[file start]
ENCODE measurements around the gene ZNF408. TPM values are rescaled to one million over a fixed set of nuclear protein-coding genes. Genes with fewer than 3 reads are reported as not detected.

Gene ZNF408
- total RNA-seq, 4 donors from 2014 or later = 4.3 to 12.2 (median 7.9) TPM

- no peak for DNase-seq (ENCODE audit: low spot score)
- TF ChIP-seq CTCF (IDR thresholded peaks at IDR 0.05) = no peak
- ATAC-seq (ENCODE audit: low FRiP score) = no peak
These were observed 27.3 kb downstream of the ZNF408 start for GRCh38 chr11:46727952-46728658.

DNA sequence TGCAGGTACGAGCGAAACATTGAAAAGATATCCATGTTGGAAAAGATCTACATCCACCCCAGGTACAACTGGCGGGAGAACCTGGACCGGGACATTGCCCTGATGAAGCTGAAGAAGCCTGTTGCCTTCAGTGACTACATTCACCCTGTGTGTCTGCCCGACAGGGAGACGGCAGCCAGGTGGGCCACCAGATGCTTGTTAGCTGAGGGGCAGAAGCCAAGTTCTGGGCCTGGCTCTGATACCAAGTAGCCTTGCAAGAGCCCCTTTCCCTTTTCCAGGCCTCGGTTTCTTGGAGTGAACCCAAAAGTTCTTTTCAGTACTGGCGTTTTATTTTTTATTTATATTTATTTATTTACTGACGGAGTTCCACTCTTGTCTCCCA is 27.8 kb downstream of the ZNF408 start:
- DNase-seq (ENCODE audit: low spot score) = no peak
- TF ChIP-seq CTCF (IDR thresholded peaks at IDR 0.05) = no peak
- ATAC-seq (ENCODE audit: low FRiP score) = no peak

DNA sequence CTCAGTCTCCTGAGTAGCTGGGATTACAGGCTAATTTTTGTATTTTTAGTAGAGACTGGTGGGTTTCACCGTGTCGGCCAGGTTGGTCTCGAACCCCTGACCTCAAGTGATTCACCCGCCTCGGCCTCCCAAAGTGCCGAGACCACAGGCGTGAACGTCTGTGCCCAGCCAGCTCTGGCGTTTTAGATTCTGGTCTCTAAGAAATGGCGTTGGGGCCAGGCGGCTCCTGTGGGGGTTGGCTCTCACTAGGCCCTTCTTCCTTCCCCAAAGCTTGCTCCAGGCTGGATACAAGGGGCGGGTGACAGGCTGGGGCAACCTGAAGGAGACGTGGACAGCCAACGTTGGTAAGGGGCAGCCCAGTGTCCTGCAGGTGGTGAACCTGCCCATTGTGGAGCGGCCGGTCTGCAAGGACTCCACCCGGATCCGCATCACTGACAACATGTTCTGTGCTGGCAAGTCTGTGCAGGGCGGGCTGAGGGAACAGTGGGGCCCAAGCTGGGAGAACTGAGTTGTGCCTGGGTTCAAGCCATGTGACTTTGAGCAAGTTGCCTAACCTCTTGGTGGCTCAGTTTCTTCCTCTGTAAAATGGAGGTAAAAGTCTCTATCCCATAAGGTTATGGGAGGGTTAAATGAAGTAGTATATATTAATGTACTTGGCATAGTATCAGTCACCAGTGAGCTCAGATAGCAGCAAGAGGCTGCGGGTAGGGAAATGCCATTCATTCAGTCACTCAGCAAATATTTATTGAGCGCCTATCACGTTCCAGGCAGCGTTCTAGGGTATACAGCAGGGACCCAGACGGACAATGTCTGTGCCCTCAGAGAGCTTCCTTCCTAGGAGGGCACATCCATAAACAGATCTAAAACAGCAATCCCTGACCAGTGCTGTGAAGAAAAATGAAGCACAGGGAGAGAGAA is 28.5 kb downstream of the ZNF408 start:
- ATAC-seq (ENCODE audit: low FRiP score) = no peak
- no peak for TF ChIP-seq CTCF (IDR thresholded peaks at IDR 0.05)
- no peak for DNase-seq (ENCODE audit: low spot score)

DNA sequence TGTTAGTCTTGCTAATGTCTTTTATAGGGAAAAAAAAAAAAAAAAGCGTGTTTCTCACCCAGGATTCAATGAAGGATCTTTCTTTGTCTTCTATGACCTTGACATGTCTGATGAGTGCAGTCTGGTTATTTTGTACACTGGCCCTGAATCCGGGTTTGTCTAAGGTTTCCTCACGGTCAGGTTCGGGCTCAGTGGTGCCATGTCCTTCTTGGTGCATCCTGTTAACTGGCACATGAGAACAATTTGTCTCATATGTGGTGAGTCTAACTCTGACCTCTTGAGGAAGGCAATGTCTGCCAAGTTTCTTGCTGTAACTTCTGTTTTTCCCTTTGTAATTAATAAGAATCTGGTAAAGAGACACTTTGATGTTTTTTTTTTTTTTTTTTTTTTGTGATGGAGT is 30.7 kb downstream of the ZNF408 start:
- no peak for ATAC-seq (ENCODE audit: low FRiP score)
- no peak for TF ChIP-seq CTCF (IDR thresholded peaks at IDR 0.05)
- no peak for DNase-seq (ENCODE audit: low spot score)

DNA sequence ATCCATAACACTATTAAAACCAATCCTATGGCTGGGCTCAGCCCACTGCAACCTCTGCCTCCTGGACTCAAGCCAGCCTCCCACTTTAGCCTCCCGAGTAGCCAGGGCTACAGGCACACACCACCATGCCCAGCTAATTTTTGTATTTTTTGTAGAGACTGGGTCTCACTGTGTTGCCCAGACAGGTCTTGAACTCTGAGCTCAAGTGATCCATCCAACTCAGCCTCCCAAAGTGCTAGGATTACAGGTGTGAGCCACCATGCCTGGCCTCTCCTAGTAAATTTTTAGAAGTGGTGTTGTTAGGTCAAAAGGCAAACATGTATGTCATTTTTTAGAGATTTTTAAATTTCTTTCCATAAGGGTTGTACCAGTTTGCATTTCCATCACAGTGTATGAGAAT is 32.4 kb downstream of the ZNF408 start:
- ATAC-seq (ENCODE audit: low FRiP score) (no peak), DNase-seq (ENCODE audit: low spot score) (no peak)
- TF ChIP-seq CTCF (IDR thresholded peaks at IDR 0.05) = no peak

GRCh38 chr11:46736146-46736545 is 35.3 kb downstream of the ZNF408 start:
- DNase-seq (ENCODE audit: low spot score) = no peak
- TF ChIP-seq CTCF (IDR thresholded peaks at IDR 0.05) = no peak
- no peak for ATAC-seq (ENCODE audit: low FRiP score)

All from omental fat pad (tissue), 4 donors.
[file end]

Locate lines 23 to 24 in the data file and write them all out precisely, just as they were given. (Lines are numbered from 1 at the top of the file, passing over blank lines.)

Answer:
GRCh38 chr11:46736146-46736545 is 35.3 kb downstream of the ZNF408 start:
- DNase-seq (ENCODE audit: low spot score) = no peak